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PHP Cookbook

PHP 4.3 and Mac OS X

by Adam Trachtenberg, coauthor of PHP Cookbook

With the recent release of PHP 4.3, Macintosh users can now configure and build PHP themselves. This is a great boon. Finally, Mac OS X users have the same level of PHP support that people who run Linux and Windows enjoy.

If you wanted to use earlier versions of PHP on Mac OS X, you either needed to run the pre-compiled module provided by Apple or download a special, hand-built version made by helpful users. Apple only supplies PHP 4.0.6, so it's extremely out of date. Plus, it only supports a minimal set of extensions. Despite the heroism of some, Marc Liyanage in particular, these user-created versions of PHP run only with Apple's version of Apache, and you can't modify them to support new extensions.

But now, thanks to the hard work of many contributors, version 4.3 allows you to customize PHP with your favorite configuration. And, after reading this article, you'll know how to download, configure, and install your very own PHP on Mac OS X.

Note: These instructions have been tested only under Mac OS X 10.2.3. However, it is likely that these steps will work under any Mac OS X 10.2.x version. If you have had success or difficulty with earlier versions, please share your knowledge in the discussion at the end of this article.

Also, before proceeding, you need to install the files on the Developer's Tools CD, which supplements the main Mac OS X distribution. I suggest installing the complete set of recommended files because it's simple and easy. That's what I did. If that CD isn't handy, you can download the files from Apple's Developer Web site.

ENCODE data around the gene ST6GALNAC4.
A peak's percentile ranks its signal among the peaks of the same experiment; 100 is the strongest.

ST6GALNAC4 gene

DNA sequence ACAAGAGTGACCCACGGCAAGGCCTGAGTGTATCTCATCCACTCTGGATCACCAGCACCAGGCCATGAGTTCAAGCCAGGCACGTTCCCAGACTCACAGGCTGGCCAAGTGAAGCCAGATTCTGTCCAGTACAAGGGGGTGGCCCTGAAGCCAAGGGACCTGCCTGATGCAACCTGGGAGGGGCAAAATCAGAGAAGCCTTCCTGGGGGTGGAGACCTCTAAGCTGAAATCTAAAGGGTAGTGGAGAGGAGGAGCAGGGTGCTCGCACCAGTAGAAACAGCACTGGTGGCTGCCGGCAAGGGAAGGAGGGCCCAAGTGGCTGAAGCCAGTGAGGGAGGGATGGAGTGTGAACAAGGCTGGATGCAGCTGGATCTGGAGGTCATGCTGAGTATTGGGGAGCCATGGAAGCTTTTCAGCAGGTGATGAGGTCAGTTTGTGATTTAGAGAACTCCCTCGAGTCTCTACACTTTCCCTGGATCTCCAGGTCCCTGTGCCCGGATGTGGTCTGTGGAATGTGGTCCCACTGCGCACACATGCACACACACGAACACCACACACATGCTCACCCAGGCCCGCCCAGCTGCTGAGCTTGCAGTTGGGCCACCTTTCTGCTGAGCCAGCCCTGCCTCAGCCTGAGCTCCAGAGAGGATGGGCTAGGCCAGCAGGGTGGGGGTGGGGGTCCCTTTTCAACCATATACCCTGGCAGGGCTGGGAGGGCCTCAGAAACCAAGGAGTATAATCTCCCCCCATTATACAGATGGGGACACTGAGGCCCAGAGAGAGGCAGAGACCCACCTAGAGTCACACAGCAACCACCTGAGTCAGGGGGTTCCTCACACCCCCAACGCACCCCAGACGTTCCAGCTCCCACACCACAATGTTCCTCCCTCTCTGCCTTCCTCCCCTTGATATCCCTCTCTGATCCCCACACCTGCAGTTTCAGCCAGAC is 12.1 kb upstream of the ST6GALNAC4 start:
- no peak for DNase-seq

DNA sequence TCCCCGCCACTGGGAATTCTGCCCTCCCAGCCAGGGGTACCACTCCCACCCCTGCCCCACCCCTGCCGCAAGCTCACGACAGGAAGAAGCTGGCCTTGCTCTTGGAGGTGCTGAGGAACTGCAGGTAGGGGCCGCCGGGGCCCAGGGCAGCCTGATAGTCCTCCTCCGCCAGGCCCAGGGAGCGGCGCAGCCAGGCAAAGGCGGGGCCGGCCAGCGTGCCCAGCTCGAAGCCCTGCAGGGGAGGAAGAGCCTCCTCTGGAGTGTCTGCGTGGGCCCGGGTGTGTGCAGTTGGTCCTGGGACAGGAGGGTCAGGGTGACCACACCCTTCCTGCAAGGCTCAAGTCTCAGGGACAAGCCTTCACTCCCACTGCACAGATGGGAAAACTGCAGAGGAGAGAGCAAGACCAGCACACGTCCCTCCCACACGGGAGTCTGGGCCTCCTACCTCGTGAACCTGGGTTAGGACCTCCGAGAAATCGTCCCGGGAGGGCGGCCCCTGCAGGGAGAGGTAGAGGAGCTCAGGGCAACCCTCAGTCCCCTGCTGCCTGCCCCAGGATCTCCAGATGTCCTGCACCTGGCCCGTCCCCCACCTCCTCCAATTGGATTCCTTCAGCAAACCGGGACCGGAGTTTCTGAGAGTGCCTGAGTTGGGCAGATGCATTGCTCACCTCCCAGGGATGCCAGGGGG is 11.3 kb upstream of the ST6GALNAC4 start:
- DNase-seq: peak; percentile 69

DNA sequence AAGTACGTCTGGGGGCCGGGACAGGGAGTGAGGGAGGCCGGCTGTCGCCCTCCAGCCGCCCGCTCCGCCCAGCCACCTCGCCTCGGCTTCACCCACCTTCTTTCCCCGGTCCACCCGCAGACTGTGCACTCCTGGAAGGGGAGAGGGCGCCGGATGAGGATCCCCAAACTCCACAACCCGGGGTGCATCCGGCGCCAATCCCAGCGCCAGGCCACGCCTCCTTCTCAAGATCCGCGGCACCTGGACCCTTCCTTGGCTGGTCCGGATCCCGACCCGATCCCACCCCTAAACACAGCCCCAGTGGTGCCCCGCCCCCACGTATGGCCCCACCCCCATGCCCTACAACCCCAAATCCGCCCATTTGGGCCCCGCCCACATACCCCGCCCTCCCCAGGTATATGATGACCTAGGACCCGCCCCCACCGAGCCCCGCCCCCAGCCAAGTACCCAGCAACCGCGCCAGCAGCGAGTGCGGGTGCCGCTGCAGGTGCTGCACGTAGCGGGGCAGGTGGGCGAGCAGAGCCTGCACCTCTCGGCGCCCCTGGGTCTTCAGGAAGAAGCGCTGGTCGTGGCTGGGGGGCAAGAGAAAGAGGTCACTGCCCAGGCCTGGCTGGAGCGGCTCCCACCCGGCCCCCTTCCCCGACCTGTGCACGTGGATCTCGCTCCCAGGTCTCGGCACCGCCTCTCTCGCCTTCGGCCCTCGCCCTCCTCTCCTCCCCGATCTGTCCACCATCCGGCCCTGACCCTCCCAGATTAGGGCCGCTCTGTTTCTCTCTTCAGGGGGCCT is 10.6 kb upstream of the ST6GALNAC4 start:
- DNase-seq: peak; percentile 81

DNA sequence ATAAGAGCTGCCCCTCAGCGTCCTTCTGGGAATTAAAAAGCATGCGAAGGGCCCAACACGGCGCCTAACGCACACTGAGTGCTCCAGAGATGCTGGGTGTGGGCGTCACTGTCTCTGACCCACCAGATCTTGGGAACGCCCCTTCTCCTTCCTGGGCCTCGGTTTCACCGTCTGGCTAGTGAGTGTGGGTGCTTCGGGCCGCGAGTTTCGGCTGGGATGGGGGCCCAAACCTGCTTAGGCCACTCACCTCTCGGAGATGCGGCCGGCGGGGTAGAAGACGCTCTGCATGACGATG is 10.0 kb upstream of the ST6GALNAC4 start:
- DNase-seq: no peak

The first step is to retrieve 4.3.0 from the PHP Web site. To select the closest mirror to you to download with your Web browser, go to Or, to retrieve the file from the main PHP Web site directly from the command line, use cURL:

[benlev:~] adam% curl -O

Now you need to unpack the files. If you used your Web browser, it's possible that StuffIt Expander did this automatically. Otherwise, use tar:

[benlev:~] adam% tar xvfz php-4.3.0.tar.gz

This creates a directory named php-4.3.0. Using Terminal, change into that folder. (If you're unfamiliar with the command line, read Chris Stone's tutorial.)

[benlev:~] adam% cd php-4.3.0

Here's the point in the process where you configure PHP. By default, PHP includes, in addition to its core functions, the session tracking module, basic XML support, and the MySQL extension. However, PHP supports a number of other extensions, including: the Oracle, MSSQL, and PostgreSQL databases; the IMAP, LDAP, and SNMP protocols; and JPEG, PNG, and PDF file formats.

To configure PHP, run the configure program and pass its arguments. Each argument begins with two hyphens followed by a word. To see a list of all possible options, use --help:

[benlev:~/php-4.3.0] adam% ./configure --help | less

For instance, to link in support for reading and writing XML using the DOM, using the FTP module, and communicating with LDAP servers, use the command:

[benlev:~/php-4.3.0] adam% ./configure --with-dom --enable-ftp --with-ldap

If a command argument begins with "with," it means PHP does not directly support a feature natively. Instead, it interfaces with an external program and uses that program's library of functions to perform those tasks. Therefore, in the example above, you need to install both the libxml extension and a LDAP library, if you want to use these features with PHP. The FTP extension, in contrast, is built-in to PHP.

Luckily, Apple bundles many of these programs with Mac OS X. Unfortunately, in some (or even many) cases, these programs are obsolete. Since PHP 4.3 uses many of a program's latest features, it often requires the latest version. If you need to upgrade, try using fink or another package manager. In some cases, you may even need to install programs by hand.

PHP tries to locate libraries no matter where they're stored on your hard drive. But, if your package manager places its files in a special location, tell PHP where to find them by placing an equal sign and the path after the command name:


This lets PHP find the GD graphics library in the /sw directory, which is where fink places files.

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